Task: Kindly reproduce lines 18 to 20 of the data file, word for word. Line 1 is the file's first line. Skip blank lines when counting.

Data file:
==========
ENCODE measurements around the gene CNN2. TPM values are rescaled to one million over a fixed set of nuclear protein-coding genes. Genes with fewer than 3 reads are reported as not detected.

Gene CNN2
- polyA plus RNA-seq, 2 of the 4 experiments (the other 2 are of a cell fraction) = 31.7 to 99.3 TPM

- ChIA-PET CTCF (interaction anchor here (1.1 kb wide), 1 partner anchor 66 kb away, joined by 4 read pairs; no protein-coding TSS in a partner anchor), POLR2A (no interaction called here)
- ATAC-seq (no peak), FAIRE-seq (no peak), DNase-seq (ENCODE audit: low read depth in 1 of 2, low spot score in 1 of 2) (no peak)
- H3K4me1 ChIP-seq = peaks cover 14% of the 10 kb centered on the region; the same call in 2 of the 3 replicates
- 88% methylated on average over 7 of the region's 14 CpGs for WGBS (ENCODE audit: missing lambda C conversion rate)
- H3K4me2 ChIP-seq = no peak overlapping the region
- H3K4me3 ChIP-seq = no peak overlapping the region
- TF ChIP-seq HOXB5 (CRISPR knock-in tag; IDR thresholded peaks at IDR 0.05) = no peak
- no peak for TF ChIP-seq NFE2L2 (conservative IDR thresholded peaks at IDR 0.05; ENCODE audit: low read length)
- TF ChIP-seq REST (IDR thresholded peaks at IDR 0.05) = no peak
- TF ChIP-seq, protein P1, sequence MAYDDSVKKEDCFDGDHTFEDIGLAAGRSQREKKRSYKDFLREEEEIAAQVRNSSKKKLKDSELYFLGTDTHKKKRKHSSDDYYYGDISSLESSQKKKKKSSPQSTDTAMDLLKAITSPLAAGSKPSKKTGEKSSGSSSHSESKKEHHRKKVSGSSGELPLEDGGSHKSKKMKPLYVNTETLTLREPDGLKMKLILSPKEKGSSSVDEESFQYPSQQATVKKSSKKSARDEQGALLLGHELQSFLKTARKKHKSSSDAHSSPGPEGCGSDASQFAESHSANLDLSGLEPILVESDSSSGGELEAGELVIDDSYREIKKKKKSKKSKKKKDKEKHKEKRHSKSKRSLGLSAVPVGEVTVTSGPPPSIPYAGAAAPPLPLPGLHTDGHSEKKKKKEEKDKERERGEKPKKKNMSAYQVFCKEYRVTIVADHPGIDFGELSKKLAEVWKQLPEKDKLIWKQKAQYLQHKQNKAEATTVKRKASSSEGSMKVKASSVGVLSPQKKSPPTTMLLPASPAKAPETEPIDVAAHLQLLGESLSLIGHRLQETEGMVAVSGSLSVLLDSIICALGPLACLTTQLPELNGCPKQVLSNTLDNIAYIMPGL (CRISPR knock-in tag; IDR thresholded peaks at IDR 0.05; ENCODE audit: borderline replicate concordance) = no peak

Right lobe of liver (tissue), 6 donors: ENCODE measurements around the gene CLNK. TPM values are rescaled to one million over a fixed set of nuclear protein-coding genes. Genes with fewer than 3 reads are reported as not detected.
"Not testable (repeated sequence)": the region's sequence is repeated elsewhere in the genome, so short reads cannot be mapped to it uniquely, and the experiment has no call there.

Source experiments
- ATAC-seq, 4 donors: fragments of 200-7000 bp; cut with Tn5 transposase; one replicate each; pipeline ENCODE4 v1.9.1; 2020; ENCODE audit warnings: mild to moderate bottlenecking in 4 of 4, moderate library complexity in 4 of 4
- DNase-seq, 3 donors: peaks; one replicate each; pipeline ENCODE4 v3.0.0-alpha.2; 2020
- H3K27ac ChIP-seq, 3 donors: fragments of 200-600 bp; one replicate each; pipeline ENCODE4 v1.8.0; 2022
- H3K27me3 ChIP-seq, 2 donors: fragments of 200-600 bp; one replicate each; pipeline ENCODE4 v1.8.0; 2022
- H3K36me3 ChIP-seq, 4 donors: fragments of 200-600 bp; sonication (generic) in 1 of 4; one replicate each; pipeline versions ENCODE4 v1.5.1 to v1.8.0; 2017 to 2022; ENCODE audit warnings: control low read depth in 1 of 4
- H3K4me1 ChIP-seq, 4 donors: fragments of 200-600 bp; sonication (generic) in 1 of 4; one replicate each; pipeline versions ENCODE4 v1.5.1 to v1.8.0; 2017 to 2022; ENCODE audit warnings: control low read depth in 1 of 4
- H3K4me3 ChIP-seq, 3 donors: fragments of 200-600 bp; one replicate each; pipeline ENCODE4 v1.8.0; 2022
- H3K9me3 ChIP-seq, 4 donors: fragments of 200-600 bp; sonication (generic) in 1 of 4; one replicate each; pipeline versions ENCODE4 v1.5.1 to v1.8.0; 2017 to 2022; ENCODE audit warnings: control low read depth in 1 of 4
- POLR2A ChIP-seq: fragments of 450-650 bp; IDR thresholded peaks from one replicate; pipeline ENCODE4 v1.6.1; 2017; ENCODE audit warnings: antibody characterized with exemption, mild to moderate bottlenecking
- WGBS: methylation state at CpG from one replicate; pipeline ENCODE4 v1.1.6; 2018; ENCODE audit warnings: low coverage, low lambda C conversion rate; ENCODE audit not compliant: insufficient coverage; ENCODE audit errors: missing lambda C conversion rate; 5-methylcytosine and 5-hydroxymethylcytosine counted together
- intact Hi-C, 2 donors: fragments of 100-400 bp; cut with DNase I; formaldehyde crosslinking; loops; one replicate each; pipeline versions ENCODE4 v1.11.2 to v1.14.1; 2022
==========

- DNase-seq, 3 donors: peaks; one replicate each; pipeline ENCODE4 v3.0.0-alpha.2; 2020
- H3K27ac ChIP-seq, 3 donors: fragments of 200-600 bp; one replicate each; pipeline ENCODE4 v1.8.0; 2022
- H3K27me3 ChIP-seq, 2 donors: fragments of 200-600 bp; one replicate each; pipeline ENCODE4 v1.8.0; 2022